Investigating and optimizing a birth ward at Randers Hospital, Denmark

Together with 4 students from DTU (Technical University of Denmark) Ecophon had the opportunity to investigate the sound environment in a maternity ward at Randers Hospital. 60 midwives work at the maternity ward and deliver approximately 2200 babies per year.

The project

In this project, all the measurements, questionnaires and data analysis were done by the students and measurements were done according to ISO 3382-2 utilizing the Dirac software to analyze the impulse responses. A report ‘Analysis of Room Acoustics at Randers Hospital maternity ward’ was done by the four students: Ida Ørduk Hofmann, Sara Delagarde Jørgensen and Rojan Turan, as part of their course ‘Architectural Acoustics’.

Building regulation in Denmark

In Denmark there has been no building regulations in regards to acoustics but in 2018 a new guideline (BR18) was implemented.  BR18 divides hospital rooms into two categories:

  • patient bedroom

  • examination/treatment room

The regulation recommends a design value for the reverberation time of 0.6 s for both room types in the frequency range of 125-4000 Hz (with a liberation of 20 % for 125 Hz).

Speech clarity (C50) is not in the regulation but knowing that there is a lot of communication going on in such a ward we chose to investigate that together with reverberation time.

Delivery room

Measurements of a delivery room showed that the room actually lived up to the regulation and also that the midwives scored the acoustics of the room as ‘good’ or ‘neutral’.

Birth pool room

Unfortunately, not all rooms in the ward got so positive feedback and especially a birth pool room got really negative evaluations from the midwives. They said that they tried not to talk in the room, that the splash of water alone was noisy – and one told us that she tried not to have too much light in the room, since both sound and light were too much stimuli.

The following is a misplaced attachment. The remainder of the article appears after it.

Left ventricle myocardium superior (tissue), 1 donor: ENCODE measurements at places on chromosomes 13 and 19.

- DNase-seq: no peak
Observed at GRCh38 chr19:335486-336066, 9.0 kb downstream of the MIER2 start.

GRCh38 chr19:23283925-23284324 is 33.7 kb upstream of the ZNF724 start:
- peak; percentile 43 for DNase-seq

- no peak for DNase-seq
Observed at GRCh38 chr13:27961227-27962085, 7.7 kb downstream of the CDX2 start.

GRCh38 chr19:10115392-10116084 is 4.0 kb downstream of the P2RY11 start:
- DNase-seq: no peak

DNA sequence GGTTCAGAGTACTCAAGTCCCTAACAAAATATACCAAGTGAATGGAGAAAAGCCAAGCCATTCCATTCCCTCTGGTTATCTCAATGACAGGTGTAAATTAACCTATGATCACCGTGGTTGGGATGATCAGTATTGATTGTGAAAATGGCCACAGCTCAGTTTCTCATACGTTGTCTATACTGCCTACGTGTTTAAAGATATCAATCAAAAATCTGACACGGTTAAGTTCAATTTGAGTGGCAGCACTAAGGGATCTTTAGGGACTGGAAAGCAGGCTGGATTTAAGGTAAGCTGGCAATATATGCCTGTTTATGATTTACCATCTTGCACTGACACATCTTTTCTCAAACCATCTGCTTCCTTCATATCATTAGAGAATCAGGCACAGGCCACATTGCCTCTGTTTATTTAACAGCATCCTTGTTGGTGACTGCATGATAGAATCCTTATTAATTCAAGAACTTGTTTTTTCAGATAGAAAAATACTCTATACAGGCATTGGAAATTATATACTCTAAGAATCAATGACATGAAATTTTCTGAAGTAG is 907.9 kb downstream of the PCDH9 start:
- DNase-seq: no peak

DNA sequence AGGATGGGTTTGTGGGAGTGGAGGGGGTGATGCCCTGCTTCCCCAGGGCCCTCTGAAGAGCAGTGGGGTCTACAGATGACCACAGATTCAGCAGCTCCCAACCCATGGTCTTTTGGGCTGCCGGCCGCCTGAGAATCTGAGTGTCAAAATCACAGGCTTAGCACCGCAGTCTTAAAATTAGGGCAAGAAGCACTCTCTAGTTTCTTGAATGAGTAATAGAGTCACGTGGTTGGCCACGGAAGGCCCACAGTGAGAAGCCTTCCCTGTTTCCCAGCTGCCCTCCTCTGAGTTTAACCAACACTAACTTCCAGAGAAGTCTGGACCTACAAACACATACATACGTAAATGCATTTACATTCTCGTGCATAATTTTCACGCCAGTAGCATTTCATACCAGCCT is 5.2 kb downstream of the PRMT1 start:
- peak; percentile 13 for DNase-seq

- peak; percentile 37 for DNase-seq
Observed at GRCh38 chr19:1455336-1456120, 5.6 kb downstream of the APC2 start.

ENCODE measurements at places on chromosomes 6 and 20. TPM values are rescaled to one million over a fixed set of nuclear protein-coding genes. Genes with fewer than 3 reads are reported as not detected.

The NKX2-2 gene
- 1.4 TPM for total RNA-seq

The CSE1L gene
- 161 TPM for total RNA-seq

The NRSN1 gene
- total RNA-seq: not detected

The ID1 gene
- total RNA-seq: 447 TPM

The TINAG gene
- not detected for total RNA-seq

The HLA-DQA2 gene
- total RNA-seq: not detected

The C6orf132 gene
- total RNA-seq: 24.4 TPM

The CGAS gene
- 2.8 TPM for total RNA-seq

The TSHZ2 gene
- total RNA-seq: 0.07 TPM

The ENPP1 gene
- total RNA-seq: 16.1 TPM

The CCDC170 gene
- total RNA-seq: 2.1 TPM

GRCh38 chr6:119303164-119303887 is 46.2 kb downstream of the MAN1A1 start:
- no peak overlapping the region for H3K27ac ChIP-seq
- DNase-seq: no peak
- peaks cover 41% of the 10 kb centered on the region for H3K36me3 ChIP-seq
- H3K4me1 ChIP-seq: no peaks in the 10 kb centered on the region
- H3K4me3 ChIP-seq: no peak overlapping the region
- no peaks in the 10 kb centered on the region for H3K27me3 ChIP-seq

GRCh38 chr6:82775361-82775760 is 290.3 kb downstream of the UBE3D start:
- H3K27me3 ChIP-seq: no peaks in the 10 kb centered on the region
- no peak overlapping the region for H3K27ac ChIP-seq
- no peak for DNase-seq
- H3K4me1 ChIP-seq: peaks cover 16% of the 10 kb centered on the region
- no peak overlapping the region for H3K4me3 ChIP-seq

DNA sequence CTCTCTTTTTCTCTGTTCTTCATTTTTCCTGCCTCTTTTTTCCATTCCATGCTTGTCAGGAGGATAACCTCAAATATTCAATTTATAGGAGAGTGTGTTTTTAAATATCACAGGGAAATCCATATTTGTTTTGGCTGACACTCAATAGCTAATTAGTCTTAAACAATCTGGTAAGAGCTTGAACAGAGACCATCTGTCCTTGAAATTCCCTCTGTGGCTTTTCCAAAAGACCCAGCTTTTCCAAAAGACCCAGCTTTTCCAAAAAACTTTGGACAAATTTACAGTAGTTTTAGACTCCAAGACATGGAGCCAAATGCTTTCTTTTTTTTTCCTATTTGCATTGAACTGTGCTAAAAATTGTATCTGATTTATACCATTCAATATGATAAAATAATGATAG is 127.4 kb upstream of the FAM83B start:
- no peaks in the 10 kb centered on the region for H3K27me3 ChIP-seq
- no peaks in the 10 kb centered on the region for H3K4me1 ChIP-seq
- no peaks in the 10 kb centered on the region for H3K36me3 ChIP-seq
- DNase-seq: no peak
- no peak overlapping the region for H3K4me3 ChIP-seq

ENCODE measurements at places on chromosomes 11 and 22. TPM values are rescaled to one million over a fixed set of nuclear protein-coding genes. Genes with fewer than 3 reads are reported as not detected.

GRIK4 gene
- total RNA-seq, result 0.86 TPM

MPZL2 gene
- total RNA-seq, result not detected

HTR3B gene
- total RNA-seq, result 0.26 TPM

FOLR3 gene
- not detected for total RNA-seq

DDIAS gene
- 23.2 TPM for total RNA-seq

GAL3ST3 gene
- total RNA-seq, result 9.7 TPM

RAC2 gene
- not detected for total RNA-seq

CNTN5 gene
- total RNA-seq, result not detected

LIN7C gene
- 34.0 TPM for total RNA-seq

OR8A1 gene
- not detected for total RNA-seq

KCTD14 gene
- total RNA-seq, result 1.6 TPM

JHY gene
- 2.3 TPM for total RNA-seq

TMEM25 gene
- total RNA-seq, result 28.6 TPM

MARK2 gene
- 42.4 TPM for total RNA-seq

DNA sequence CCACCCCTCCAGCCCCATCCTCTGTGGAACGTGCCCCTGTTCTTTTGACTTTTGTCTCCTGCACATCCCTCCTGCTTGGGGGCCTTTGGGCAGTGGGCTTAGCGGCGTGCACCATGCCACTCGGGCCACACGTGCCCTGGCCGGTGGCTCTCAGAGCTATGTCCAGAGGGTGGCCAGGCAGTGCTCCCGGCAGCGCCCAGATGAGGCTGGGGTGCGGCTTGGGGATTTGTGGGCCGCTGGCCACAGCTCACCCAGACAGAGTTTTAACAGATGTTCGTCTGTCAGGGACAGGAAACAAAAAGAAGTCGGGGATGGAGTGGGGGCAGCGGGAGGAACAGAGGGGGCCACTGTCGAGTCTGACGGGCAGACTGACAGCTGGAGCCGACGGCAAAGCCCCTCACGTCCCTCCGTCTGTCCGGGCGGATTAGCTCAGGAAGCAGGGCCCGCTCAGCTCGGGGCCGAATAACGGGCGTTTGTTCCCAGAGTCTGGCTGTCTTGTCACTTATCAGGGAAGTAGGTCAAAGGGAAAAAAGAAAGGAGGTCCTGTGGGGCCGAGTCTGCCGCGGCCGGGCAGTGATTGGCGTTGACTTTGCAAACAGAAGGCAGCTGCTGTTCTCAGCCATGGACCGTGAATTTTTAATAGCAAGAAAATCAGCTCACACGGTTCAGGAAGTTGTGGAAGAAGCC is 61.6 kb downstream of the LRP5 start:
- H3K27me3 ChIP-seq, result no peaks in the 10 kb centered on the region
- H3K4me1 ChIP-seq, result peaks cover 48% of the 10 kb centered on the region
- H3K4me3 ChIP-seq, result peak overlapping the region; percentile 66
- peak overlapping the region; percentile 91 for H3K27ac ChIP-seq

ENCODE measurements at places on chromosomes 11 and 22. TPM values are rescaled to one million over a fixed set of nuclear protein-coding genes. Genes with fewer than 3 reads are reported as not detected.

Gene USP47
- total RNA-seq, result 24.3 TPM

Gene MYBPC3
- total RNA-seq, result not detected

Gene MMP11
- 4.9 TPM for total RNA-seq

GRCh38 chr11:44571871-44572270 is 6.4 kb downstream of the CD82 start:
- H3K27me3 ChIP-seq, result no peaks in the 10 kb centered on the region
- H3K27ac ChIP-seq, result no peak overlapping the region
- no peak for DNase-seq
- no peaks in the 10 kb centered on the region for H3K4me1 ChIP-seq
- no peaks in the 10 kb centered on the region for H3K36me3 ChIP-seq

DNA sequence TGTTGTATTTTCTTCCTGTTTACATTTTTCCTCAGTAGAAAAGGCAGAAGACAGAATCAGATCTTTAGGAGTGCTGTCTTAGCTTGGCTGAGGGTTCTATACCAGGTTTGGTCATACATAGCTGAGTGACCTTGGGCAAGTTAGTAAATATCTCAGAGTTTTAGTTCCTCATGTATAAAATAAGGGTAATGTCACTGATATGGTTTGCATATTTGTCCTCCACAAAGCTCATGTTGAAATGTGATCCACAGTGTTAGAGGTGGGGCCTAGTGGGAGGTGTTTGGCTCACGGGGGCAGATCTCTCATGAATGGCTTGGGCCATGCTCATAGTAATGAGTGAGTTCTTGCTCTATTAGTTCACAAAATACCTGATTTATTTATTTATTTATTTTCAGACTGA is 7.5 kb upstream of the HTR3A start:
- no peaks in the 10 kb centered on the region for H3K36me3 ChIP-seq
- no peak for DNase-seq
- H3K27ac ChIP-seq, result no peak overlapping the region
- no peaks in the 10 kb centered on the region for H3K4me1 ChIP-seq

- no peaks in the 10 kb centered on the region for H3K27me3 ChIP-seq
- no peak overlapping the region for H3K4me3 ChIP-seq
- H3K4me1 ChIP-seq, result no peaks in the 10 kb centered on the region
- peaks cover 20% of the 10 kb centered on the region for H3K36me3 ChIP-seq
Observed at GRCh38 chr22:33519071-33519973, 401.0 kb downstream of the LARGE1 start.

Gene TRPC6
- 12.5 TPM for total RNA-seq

When looking at the acoustic measurements and the feedback from the midwives it was clear that the room had acoustic challenges. It was far from the regulation demands and half of the staff evaluated the room as either ‘bad’ or ‘very bad’.

Looking at the surfaces of the room it was very clear why the birth pool room had room acoustic challenges since all the surfaces were very hard. Traditionally hospitals are built with hard surfaces because the hygiene demands are high and unfortunately the acoustic performance of a surface is somehow ‘forgotten’.

Quick fix?

It was impossible for Ecophon to do what we normally would do in rooms with bad acoustics – change the ceiling tiles into class A and install sound absorbing wall panels. But with the help of duct tape and the students’ engineering skills a quick installation of wall panels was made to see what that alone could do. Below you can listen to the differences and to hear that it was quite remarkable change!


Measurement after the installation

After installing the wall panels, measurements showed that not only the reverberation dropped to a better level also the speech clarity went up! (NB. In this project there was also a focus on the background noise. Therefore, the C50 was converted to U50, which takes the background noise into consideration).

The panels that were used in the birth pool room can withstand disinfection and daily cleaning.

Want to know more?

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